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Unpopular Ideas

Ramblings and Digressions from out of left field, and beyond....

Location: Piedmont of Virginia, United States

All human history, and just about everything else as well, consists of a never-ending struggle against ignorance.

Wednesday, November 09, 2011

A La the United States

  • BBC is running an article on Europe's economic troubles, titled Europe's Four Big Dilemmas," that is easier to negotiate than the usual reports on economic stuff -- at least to someone who is as economically-challenged as I am. (I have always had a very simple creed when it comes to economic matters, and I like to believe that it has stood me in in good stead all this time. Save whenever possible, don't lust too much over expensive things (for which it eventually becomes impossible to cook up a real need anyway), pay no attention at all to the idea of being rich, and neither a borrower nor a lender be. In that latter case every few years borrowing something nevertheless becomes unavoidable, while lending becomes necessary much more often, with the subsequent losses that that so often involves, depending on the person, though in the long run those losses have never done me any lasting harm, except in my attitudes toward the people involved.)
But if you read the BBC article too fast, you might miss what the "Four Dilemmas" are, because the author maybe a little too seamlessly runs one into the other, using headings that are easily skipped over, instead of setting each dilemma off by saying something like "the first problem is....," "the second problem is....," and so forth.

The four headings of the cited article read: "Borrowers vs Lenders," "Austerity vs Growth," "Discipline vs Solidarity," and "Europe vs the Nations." But I think that what the author, Laurence Knight, says all boils down to the fact that the European Union is still just a collection of 17 countries still holding on tight to their former independence instead of being a federation like the U.S. or one big country like China, Russia, or Brazil, in which it is easier to get the various regions to work together.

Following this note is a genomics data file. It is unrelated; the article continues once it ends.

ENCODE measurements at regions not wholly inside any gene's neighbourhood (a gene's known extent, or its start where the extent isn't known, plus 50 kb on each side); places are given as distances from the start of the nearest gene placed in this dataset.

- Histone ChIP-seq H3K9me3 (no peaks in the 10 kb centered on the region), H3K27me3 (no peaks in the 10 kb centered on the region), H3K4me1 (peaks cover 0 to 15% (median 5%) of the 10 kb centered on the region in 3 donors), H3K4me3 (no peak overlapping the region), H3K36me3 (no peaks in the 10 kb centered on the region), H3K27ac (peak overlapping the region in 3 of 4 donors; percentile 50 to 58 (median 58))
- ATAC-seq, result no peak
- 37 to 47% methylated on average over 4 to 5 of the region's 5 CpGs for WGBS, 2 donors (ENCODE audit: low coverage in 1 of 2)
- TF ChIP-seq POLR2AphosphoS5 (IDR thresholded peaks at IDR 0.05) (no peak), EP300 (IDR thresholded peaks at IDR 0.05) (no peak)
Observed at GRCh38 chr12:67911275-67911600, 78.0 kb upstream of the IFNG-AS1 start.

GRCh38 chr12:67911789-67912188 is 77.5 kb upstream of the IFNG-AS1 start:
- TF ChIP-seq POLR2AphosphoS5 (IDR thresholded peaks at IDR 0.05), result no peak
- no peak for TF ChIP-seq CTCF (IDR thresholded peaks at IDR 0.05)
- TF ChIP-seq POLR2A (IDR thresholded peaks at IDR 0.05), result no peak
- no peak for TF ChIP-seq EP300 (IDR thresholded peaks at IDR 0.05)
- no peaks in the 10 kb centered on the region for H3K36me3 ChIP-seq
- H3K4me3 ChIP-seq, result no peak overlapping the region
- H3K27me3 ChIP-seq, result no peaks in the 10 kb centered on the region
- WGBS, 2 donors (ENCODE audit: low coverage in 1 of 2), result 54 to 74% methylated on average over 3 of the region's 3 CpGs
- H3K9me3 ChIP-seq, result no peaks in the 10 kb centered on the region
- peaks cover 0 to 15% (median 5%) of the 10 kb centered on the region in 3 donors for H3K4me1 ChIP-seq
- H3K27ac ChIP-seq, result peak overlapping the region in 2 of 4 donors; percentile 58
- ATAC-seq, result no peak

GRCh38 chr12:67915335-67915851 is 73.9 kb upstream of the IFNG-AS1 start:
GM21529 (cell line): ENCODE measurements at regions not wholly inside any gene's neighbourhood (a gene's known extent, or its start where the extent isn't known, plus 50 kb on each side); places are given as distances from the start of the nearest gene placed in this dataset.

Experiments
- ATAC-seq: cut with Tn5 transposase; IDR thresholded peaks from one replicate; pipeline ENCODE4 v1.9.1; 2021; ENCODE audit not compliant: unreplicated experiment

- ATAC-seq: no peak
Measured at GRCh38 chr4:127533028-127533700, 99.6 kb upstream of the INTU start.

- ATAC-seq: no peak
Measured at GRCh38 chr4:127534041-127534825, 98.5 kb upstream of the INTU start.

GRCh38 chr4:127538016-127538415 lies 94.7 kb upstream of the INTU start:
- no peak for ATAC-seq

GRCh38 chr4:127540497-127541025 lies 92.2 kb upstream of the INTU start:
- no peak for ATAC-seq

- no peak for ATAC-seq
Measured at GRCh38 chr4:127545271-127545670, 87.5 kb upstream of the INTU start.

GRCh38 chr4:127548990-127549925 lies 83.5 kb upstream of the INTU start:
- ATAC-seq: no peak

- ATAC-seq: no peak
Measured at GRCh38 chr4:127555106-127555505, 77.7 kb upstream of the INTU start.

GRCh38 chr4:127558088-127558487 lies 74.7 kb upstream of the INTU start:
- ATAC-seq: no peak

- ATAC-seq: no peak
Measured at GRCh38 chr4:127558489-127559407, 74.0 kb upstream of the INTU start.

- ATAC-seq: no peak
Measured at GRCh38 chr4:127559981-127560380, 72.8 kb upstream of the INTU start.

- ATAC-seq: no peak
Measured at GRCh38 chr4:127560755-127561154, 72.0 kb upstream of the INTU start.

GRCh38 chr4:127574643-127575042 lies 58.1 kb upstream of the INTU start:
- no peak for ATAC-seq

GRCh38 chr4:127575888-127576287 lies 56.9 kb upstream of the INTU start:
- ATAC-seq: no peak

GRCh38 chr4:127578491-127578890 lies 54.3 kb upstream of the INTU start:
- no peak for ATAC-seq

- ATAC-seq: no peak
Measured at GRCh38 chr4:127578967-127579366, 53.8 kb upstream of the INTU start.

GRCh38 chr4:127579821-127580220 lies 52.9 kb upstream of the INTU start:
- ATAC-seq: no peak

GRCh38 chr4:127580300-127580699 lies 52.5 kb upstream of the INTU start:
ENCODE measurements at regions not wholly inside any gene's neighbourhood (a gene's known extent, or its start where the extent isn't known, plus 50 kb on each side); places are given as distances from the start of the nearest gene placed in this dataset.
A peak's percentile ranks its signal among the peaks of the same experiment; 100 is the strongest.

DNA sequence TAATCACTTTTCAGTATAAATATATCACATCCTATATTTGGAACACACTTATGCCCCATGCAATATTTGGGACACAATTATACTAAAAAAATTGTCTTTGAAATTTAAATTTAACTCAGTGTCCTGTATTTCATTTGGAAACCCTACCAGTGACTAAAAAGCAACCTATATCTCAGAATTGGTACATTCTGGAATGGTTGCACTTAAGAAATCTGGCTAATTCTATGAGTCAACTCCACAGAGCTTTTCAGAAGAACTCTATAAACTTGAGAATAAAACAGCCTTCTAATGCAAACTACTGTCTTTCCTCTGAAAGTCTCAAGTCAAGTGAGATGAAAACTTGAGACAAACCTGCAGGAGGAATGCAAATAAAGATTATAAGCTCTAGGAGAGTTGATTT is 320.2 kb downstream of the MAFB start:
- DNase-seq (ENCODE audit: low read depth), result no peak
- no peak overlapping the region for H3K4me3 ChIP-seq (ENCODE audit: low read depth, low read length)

There's probably nothing that can be done about that, though a real federation looks to be the best way for Europe to go. The European countries have far too long a history and a tradition of going their separate ways.

Maybe the Africans had that difficulty in mind.

The late and unlamented M. Gadhafi had a dream of just such a "United States of Africa," but the various African countries would have none of it, even though almost any kind of union between them would be better than what they have now. There, however, the motives weren't pure. Gadhafi was interested mainly in feeding his ego by becoming the President of such a federation, while the leaders of the individual countries liked their prerogatives too much, including enriching themselves monetarily at the expense of the populace.

I guess Gadhafi just came along with his idea far too late, after the English, the French, and other Europeans had carved up Africa into various nations where only tribes had existed earlier. The upshot must be that when nations are formed and have time to congeal, it's all over for certain things that might have been more salutary.


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